Karantonis, P (2015) '"Punk’s dead, Michael": artifice, independence and authenticity in Leigh Bowery’s self-fashioned post-punk performative.' Punk & Post Punk, 4 (2-3). pp. 205-222. ISSN 2044-3706
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The late London-based Australian nightclub sensation and fashion designer Leigh Bowery, deployed a daily ritual of exhibitionist self-fashioning and applied design which signified a tension between visual orders and performative cultures. In this article, Bowery’s practices are read as the dissident tactics of a punk-era dandy, by his grotesque self-fashioning parody of the artifice and dehumanising influence of capitalist culture in the 1980s. From a post-punk perspective, this includes debates around authenticity and artifice that permeate much of our view of pop culture at that time, in which punk is often emblemized as an unstable signifier of authenticity. For Bowery and his fashionable coterie, punk music and fashion accompanied a ‘look’–which he dismissed in a piece of archival film footage as being ‘dead’ to choreographer Michael Clark. However, Bowery’s live art and self-fashioning refused categorisation, even in the archive, leading this study to conclude that Bowery enabled continuity between the experimental art movements of the early avant-garde and the infiltration of a punk aesthetic into high-fashion post-punk commercial codes. Having inspired subsequent generations of artists with a ferocity always compatible with the same ethos of punk independence, it is useful to consider whether, like the historical dandy, he animated only a fixed point in post-punk history or a process that is continually dialectical.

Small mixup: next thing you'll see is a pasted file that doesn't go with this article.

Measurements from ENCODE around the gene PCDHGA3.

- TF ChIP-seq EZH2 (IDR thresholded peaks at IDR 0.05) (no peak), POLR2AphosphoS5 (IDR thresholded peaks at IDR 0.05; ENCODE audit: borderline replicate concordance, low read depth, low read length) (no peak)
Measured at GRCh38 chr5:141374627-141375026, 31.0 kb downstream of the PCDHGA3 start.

|Keywords:||authenticity, commercial fashion, dandy, performativity, punk aesthetic, self-fashioning, sexuality|
|Divisions:||College of Liberal Arts|
|Date Deposited:||08 Apr 2016 10:33|
|Last Modified:||01 Sep 2016 01:40|
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